Our colleagues Rre Ken Krige and Dr Sope Maithufi will be running the Comrades this year and the motto in 2018 is ‘Asijiki – No turning back.’ Hopefully, that will apply in our RBI & Tendopro partnership too.

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The Weird Strategy Dr. Seuss Used to Create His Greatest Work by James Clear

I’m sitting in my car after having parked, waiting for a workshop with MicroSoft on setting up an MS Imagine Academy out here in North West Province. The venue is Elegant Manor, a place which was my home from home for much of last year. It is situated close to my office but I haven’t been here since October last year, an eight month gap.

The ownership has changed and the managers, Suzann and Ruth, are also long gone. It looks the same, but it isn’t quite the same. Only Rre Lucky is here still. He came to chat and we reflected on how tough times are here on the Platinum Belt. How fortunate we are to have jobs. How the time of plenty is behind us and how we’ll have to learn how to do far more with far less.

In fact, that very much what I have been doing at the company too. Stabilising after a period of massive cutbacks and retrenchments, finding been shoots to give us reason to hope and build again, establishing better processes and building capacity in small ways.

Then I opened my email and this mornings thought message from James Clear is in my Inbox. It is serendipitous because we are trying to manage better and build more within tighter constraints.

The right article for the right day.

(You can read this on

In 1960, two men made a bet.

There was only $50 on the line, but millions of people would feel the impact of this little wager.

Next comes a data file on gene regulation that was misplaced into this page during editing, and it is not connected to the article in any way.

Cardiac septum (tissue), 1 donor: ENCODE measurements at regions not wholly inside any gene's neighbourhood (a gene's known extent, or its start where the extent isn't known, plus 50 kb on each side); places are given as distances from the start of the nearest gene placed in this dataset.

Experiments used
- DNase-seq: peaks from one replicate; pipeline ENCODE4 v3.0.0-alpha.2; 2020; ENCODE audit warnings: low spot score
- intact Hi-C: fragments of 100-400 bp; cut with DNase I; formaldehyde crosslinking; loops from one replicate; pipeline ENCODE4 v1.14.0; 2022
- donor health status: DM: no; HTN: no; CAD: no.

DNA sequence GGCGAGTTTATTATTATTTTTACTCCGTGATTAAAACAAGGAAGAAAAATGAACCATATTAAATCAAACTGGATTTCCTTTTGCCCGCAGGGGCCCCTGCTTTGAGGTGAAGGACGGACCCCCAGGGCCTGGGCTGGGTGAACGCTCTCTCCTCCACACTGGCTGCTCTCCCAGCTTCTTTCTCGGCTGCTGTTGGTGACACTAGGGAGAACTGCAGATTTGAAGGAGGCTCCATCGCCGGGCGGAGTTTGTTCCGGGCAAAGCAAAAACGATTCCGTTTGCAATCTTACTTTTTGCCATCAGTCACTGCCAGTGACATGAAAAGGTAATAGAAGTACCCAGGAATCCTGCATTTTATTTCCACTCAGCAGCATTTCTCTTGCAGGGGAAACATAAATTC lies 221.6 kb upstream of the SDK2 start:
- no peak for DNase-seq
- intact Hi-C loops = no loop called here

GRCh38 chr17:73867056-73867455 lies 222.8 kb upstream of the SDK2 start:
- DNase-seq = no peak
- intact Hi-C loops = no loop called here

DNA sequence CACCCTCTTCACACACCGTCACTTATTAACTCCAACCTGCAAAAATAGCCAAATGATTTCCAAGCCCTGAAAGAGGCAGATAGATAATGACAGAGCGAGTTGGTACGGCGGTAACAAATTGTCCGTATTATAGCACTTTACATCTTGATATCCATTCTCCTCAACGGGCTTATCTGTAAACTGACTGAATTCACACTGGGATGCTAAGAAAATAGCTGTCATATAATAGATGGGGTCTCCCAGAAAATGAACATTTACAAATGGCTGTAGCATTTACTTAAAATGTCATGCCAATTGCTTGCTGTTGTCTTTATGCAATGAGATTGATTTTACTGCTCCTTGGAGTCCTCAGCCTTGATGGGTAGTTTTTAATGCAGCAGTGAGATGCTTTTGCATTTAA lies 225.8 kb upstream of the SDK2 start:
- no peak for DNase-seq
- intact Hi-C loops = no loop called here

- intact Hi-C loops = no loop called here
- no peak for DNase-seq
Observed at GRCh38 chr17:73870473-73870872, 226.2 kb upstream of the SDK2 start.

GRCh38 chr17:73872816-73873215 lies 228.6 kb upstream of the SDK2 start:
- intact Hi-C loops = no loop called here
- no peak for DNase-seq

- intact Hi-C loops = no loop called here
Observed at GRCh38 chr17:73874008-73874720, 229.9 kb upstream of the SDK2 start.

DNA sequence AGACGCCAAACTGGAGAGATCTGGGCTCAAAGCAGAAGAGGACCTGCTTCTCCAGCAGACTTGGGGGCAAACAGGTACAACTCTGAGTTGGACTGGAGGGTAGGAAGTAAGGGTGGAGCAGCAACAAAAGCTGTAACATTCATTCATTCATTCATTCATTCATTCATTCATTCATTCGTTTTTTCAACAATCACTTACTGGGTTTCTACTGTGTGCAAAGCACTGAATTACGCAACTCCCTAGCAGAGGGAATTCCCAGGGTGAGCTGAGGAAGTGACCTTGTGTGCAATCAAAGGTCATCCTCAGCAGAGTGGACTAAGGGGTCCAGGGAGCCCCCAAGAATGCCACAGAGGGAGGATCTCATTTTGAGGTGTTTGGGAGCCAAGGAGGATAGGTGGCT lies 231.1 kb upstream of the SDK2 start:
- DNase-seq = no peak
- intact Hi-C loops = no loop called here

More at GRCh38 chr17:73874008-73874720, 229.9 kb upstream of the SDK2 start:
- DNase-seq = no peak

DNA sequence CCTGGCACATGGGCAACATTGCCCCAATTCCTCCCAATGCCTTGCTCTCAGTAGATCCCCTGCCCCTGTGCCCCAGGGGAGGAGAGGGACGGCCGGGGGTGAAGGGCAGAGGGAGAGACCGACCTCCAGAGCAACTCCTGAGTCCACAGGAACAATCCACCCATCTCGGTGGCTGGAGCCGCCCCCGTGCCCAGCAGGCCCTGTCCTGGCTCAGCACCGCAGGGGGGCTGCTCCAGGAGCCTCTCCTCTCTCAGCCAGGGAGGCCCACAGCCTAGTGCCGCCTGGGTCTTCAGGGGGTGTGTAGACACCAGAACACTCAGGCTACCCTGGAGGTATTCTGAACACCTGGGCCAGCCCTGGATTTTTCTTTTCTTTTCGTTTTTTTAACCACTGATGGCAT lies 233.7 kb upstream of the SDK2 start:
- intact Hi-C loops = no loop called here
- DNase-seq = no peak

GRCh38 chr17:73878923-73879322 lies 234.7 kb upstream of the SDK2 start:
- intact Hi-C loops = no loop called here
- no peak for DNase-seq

The first man, Bennett Cerf, was the founder of the publishing firm, Random House. The second man was named Theo Geisel, but you probably know him as Dr. Seuss. Cerf proposed the bet and challenged that Dr. Seuss would not be able to write an entertaining children’s book using only 50 different words.

Dr. Seuss took the bet and won. The result was a little book called Green Eggs and Ham. Since publication, Green Eggs and Ham has sold more than 200 million copies, making it the most popular of Seuss’s works and one of the best-selling children’s books in history. [1]

At first glance, you might think this was a lucky fluke. A talented author plays a fun game with 50 words and ends up producing a hit. But there is actually more to this story and the lessons in it can help us become more creative and stick to better habits over the long-run.

Here’s what we can learn from Dr. Seuss…

The Power of Constraints

What Dr. Seuss discovered through this little bet was the power of setting constraints.

Setting limits for yourself — whether that involves the time you have to work out, the money you have to start a business, or the number of words you can use in a book — often delivers better results than “keeping your options open.”

In fact, Dr. Seuss found that setting some limits to work within was so useful that he employed this strategy for other books as well. For example, The Cat in the Hat was written using only a first-grade vocabulary list.

In my experience, I’ve seen that constraints can also provide benefits in health, business, and life in general. I’ve noticed two reasons why this occurs.

1. Constraints inspire your creativity.

If you’re five foot five inches tall and you’re playing basketball, you figure out more creative ways to score than the six foot five inch guy.

If you have a one-year-old child that takes up almost every minute of your day, you figure out more creative ways to get some exercise.